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Identity Theft Defense and Protection For You

Updated on February 24, 2013


Thanks for visiting my lens on identity theft defense. Identity theft is an insidious and pervasive crime that comes in all the colors of the rainbow: bank fraud, credit card fraud, check fraud, and so on. (Personally, I tend to think of identity theft in the "Evil Twin" motif that you often see in books and movies.) Although your presence here may not bode well for your current situation, hopefully you are visitng here prior to any bad acts so that you can begin instituting defensive measures. (This is one area where it pays big dividends to be proactive rather than reactive.) If you have already been victimized, like approximately 700,000 others will be this year, let's work on getting your issues resolved and getting you back on the right track.

(Poster available at


Basic Facts About Identity Theft

Because of the widespread and ever-growing nature of identity theft, laws have been enacted to guard against it at both the State and Federal level throughout the U.S. In general, identity theft consists of using the personal identifying information of another person in order to commit a crime (usually a fraud of some sort) or to obtain something of value. Your name, credit card numbers, Social Security number, and mother's maiden name are some of the types of data that fit into the category of "personal identifying information."

Basically, an identity thief goes out into the world much like an evil twin: pretending to be you and committing bad acts while cloaked in your good name. The following are some other facts about idenitty theft:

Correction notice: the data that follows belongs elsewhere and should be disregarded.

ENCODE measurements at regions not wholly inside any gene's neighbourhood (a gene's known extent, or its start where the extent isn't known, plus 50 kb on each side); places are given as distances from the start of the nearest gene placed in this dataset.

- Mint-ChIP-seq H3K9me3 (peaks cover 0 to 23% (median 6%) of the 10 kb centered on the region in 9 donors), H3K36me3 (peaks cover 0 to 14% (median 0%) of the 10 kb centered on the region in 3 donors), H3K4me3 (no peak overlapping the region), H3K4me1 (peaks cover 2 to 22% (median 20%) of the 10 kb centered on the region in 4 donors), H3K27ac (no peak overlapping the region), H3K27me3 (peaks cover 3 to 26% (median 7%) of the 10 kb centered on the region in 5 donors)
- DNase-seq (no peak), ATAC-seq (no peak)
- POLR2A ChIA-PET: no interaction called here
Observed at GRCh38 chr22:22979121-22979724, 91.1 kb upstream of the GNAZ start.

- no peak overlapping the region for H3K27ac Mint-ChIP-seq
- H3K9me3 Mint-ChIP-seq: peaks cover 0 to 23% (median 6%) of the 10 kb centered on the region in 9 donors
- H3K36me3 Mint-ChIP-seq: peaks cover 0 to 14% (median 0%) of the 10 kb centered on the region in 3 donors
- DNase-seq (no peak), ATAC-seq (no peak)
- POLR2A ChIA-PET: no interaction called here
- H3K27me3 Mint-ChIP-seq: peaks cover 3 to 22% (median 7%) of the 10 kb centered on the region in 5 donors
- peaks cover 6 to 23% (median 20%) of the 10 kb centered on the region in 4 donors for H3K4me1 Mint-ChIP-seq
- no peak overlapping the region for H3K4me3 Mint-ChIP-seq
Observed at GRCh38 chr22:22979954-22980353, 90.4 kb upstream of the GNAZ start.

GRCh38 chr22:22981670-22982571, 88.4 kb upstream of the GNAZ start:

a) Identity theft is typically the #1 complaint received by the Federal Trade Commission (FTC).

b) It is generally regarded as the nation's fastest-growing crime.

c) Approximately 4 out of every 10 fraud crimes relate to identity theft.

d) The most prevalent forms of identity theft are credit card fraud, benefits fraud, phone/utilities fraud and bank fraud.

e) It is estimated that a minimum of roughly 60,000 people per month become victims of identity theft.

f) The cost of identity theft to consumers is upwards of $2 billion per year.

g) Resolving identify theft issues can take months or even years in some cases.

Of course, there are numerous other facts and statistics that point to identity theft as being a major criminal issue and an across-the-board problem for all consumers.

Your Personal Information and How Criminals Get It

At this juncture, most people are well aware of the threat of identity theft and many are starting to take the necessary precautions to guard and defend against it. Criminals, however, are just as determined as ever, as evidenced by the following tactics they employ in an on-going effort to get your personal identifying information: